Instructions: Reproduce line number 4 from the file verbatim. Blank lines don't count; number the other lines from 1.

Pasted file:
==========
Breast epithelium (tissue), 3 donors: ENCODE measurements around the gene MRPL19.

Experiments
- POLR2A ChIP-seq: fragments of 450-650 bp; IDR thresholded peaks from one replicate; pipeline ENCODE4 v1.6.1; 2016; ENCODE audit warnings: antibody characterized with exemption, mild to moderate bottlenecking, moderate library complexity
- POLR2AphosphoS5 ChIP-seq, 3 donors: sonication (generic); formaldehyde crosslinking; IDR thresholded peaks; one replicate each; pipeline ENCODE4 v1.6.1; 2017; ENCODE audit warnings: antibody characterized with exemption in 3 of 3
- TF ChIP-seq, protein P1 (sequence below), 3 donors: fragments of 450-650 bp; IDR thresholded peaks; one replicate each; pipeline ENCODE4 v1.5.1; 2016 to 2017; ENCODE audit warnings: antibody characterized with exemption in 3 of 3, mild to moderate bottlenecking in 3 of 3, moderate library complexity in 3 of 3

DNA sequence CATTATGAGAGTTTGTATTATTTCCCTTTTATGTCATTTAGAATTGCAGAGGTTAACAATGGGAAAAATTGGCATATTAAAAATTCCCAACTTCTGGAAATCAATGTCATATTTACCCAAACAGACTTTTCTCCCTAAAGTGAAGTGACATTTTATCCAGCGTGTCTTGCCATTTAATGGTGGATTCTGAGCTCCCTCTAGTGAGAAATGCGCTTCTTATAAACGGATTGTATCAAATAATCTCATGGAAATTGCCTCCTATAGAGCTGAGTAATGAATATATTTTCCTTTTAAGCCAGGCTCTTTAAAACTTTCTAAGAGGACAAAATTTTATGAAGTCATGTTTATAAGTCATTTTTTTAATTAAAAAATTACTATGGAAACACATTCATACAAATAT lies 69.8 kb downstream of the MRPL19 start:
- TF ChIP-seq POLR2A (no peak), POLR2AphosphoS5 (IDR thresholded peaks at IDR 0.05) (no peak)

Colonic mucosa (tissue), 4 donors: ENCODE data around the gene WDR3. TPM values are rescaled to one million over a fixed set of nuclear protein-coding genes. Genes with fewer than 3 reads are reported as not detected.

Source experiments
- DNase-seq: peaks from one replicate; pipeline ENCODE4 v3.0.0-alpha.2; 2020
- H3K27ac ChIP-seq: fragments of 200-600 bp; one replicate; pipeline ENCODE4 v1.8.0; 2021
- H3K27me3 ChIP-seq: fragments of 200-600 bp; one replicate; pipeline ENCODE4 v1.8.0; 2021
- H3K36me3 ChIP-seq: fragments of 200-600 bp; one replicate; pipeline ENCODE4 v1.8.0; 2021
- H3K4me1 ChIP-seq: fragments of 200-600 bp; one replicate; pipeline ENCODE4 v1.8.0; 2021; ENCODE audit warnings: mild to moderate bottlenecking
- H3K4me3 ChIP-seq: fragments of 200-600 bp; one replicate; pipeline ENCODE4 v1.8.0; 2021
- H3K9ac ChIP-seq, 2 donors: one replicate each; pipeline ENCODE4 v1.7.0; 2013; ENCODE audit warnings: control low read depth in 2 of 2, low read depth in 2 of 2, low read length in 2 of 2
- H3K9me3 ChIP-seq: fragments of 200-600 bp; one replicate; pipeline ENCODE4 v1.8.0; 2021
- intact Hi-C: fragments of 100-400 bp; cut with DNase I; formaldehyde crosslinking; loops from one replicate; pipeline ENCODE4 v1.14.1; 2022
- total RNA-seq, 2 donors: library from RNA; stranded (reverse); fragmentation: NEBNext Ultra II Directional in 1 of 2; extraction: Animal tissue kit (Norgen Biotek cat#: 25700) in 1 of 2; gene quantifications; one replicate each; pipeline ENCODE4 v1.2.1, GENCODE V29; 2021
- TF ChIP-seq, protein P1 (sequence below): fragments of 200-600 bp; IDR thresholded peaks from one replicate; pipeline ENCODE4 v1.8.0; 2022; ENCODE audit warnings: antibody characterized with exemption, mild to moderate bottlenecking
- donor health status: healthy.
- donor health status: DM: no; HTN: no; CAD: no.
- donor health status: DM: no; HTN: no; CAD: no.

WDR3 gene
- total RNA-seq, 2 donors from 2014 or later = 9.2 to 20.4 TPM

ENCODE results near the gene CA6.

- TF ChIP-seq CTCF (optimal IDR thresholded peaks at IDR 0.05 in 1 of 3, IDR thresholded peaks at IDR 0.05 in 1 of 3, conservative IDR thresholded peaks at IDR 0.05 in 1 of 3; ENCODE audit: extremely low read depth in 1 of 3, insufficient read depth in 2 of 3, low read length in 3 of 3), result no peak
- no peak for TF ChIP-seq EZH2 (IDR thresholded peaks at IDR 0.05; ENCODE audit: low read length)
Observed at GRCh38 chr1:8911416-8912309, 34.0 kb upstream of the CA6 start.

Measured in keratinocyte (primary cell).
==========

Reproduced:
- POLR2AphosphoS5 ChIP-seq, 3 donors: sonication (generic); formaldehyde crosslinking; IDR thresholded peaks; one replicate each; pipeline ENCODE4 v1.6.1; 2017; ENCODE audit warnings: antibody characterized with exemption in 3 of 3